Catching up on lost time
The project to send the first man to the moon was launched by John F. Kennedy on May 25, 1961, approximately three months after the Soviet Union sent the first man, Youri Gagarine, to space on April 12, 1961.
The project would allow the US to catch up on their conquest of space. The Soviet Union was the first to send a man into space, and was also the first to send the famous Spoutnik satellite to orbit the Earth on October 4, 1957.
The Soviet Union was winning 2-0 in the midst of the Cold War against America in space exploration, but the US quickly changed this score.
A project that was maybe too ambitious?...
The responsibility to carry out the Apollo project was handed to NASA, a small aerospace agency created in 1958 by President Eisenhower.
NASA began working on the Apollo project by sending satellites to map out the Moon's surface. The agency also decided to use the lunar orbit rendezvous method to land astronauts on the moon. This strategy requires one lunar module to remain orbiting around the moon while another lands on the planet's surface with the astronauts to ensure they later return to the main space craft safely.
The project was jeopardized, however, after causing its first death. On January 27, 1967, while the Apollo conducted a rehearsal to the ground, an incident occurred causing the death of three crew members. Following this event, NASA launched a transformational revision of their rockets and postponed their schedule by two years in order to increase safety.
Apollo 11, a success
Apollo 11 took off on July 16, 1969 from the Cape Canaveral launching grounds. There were three astronauts aboard including Neil Armstrong, Buzz Aldrin and Michael Collins, all 39 years old. Three days after their departure, the main lunar module reached the moon and began orbiting the planet.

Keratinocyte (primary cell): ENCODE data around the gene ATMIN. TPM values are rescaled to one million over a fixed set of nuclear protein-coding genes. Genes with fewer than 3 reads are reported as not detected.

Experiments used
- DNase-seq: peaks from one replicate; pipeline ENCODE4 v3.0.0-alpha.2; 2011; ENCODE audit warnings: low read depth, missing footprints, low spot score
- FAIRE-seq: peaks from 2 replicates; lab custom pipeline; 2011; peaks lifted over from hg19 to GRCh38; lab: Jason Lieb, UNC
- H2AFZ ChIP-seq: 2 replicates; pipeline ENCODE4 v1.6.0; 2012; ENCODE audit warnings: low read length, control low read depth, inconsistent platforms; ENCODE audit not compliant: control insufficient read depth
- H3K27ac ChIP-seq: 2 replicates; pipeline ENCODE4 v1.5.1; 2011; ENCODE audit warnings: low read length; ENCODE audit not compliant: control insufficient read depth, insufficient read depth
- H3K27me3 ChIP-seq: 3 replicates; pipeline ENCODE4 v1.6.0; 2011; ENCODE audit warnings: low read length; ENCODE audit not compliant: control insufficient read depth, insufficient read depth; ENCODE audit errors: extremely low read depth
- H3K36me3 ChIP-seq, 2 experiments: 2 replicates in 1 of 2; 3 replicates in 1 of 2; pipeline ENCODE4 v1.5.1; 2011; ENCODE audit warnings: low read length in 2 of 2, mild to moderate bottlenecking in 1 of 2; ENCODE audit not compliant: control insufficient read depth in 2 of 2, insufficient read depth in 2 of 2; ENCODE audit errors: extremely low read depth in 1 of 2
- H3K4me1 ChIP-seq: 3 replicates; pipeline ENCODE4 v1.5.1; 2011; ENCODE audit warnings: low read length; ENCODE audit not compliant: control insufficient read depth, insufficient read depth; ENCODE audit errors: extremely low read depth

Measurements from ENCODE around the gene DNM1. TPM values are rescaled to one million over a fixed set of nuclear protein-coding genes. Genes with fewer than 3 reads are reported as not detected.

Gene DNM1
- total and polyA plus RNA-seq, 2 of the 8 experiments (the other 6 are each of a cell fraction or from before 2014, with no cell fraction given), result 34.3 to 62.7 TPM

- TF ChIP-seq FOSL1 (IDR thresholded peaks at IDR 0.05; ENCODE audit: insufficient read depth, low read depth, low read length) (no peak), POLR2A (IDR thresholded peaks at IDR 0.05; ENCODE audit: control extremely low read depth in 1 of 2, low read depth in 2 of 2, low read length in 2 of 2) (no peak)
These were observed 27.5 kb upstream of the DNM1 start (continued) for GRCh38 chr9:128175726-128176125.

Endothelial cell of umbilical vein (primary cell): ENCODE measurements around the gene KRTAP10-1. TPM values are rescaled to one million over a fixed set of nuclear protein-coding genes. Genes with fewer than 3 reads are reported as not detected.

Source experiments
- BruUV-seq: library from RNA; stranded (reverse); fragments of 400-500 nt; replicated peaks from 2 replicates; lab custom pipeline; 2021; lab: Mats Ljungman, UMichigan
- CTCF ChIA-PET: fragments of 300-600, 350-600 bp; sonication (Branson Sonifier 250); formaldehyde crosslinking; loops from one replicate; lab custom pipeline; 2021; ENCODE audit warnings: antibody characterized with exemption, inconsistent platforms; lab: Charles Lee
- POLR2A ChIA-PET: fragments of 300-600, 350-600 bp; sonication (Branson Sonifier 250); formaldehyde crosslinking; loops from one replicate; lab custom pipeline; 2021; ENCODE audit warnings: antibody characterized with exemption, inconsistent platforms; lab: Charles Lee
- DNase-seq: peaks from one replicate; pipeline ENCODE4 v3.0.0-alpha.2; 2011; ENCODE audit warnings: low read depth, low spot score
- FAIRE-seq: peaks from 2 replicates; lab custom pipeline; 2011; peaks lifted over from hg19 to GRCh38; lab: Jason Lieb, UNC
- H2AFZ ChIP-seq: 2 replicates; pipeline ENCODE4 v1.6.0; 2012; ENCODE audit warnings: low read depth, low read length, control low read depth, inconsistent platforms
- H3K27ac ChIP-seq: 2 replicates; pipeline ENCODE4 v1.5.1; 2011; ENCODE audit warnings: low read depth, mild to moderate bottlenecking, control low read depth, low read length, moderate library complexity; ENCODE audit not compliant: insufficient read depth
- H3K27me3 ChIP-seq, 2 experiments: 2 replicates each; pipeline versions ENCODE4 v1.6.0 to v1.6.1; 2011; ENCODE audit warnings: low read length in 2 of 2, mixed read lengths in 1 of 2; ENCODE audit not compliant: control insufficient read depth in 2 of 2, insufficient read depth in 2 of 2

After multiple orbits around the moon, the lunar module named "Eagle", carrying Neil Armstrong and Buzz Aldrin, was separated from the main space craft and began its descent to towards the moon.
The descent, however, did not go as planned. The computer's oversaturation of information sent out so many notifications which distracted Neil Armstrong and caused him to miss the initial intended landing site. Despite this, NASA continued to pursue their mission and successfully landed the lunar module on the moon on July 20, 1969 at 20h17 UTC on the "sea of tranquility", 7km from the initial landing site.
After many hours of preparation, Neil Armstrong exited the module and stepped foot on the moon on July 21, 1969 at 2H 56 UTC, declaring the famous quote "That's one small step for man, one giant leap for mankind". A couple minutes later, Neil was joined by Buzz Aldrin, who then became the second man to walk on the moon.
All in all, both astronauts stayed on lunar grounds for a total of four hours. This was the time it took to install various scientific tools, collect 21kg of moon rocks to bring back to Earth, plant the star-spangled banner to mark the US's victory against the Soviet Union and put down a commemorative plaque on which a peace message to all forms of life was written.
After rejoining the main space module which had been orbiting the moon for two days, the astronauts embarked on their return to Earth and successfully landed in the Pacific Ocean.